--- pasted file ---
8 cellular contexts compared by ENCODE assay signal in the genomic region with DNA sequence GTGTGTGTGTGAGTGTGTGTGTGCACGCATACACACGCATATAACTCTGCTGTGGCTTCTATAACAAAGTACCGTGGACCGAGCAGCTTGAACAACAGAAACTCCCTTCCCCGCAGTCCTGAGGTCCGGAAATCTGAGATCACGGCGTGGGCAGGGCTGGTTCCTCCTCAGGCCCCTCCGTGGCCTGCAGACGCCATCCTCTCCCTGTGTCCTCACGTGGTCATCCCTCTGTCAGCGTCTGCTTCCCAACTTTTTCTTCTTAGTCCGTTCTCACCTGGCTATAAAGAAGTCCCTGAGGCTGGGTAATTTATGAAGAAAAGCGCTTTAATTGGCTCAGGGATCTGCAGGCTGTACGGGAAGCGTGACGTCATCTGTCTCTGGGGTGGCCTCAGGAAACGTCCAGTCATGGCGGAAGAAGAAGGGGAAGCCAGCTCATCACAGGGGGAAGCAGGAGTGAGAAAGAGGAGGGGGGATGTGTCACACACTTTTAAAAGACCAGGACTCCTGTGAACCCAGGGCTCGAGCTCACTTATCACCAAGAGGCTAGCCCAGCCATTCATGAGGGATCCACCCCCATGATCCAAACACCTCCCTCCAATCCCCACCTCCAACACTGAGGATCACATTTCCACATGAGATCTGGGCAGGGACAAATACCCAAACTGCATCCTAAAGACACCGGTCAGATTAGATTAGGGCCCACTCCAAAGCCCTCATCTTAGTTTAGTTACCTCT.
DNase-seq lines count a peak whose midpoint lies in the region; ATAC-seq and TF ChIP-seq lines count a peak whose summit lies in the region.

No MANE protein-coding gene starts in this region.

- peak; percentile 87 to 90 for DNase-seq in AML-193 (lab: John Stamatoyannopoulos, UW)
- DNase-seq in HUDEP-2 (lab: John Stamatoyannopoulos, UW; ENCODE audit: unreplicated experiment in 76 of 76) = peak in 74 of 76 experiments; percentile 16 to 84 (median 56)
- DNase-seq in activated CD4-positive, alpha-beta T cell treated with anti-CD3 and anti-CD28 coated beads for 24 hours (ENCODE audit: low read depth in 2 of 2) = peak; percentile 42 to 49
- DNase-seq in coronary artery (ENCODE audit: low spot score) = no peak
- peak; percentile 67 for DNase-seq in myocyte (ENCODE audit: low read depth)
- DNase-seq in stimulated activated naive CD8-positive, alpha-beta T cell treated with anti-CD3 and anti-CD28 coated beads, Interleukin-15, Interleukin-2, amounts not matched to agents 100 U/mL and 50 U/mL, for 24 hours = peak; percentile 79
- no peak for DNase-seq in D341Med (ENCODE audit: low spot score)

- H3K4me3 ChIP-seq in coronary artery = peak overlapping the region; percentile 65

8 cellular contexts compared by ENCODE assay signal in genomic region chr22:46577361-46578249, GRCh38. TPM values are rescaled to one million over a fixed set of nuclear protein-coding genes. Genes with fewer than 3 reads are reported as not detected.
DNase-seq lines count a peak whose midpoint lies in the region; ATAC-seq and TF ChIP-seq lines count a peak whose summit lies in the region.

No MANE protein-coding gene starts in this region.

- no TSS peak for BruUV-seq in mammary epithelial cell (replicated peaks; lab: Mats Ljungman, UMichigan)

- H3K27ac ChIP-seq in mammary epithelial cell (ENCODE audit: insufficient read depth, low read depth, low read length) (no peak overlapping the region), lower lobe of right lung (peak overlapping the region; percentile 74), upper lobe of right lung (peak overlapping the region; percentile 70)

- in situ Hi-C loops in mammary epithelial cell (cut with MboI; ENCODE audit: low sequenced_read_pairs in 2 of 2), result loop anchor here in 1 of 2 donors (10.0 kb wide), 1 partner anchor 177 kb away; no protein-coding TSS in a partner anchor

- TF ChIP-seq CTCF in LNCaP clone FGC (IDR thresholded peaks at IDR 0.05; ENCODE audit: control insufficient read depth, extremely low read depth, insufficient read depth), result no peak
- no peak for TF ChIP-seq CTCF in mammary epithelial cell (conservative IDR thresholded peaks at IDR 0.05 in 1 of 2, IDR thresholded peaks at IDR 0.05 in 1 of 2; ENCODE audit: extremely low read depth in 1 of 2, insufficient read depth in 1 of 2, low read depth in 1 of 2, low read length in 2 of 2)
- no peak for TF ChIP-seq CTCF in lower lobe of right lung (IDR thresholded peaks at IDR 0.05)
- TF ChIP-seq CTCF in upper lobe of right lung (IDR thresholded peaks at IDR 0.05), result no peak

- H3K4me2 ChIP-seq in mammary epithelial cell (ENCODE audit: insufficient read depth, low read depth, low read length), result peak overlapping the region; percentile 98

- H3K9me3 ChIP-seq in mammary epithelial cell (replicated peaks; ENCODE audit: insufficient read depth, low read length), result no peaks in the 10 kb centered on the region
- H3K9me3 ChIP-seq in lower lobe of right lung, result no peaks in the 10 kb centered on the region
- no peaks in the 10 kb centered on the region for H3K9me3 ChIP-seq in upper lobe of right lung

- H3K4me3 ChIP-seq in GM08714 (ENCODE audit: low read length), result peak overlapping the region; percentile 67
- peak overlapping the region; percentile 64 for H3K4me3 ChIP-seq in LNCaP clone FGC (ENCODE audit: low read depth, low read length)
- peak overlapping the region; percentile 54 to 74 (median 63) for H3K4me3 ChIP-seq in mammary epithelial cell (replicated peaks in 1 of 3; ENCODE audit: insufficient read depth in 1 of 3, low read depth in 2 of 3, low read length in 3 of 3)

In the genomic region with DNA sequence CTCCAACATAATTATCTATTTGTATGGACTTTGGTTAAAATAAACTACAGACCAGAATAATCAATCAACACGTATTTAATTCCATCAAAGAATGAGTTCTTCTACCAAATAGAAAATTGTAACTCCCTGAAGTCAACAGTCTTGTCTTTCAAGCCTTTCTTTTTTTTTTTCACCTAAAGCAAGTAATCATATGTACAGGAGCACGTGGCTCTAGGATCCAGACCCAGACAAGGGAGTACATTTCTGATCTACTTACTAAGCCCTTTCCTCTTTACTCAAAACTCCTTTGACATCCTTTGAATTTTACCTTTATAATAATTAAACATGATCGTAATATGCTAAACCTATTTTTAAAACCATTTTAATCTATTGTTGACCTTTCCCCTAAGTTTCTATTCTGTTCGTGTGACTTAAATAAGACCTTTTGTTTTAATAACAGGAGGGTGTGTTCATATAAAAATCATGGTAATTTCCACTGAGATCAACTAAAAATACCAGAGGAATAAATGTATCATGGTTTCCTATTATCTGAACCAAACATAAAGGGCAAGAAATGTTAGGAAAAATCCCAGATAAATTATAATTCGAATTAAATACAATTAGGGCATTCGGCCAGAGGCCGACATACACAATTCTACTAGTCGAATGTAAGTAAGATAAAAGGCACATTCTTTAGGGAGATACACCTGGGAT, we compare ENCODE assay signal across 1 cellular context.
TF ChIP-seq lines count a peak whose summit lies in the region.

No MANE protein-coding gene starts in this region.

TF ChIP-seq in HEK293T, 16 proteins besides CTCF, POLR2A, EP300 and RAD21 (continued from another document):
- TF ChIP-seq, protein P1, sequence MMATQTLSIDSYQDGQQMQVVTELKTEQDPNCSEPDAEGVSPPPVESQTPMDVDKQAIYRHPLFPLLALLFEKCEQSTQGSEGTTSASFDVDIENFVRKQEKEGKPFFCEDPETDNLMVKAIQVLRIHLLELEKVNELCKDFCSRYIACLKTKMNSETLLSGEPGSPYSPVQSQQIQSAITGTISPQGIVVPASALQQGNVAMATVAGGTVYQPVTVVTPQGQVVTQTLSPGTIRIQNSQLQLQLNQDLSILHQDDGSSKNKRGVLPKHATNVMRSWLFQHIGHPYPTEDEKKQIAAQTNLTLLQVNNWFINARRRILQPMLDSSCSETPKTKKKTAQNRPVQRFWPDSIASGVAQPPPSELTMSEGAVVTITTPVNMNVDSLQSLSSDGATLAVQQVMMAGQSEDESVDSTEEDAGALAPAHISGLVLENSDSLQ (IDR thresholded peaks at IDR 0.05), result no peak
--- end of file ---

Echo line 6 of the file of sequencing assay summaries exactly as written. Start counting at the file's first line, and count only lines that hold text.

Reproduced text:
- DNase-seq in activated CD4-positive, alpha-beta T cell treated with anti-CD3 and anti-CD28 coated beads for 24 hours (ENCODE audit: low read depth in 2 of 2) = peak; percentile 42 to 49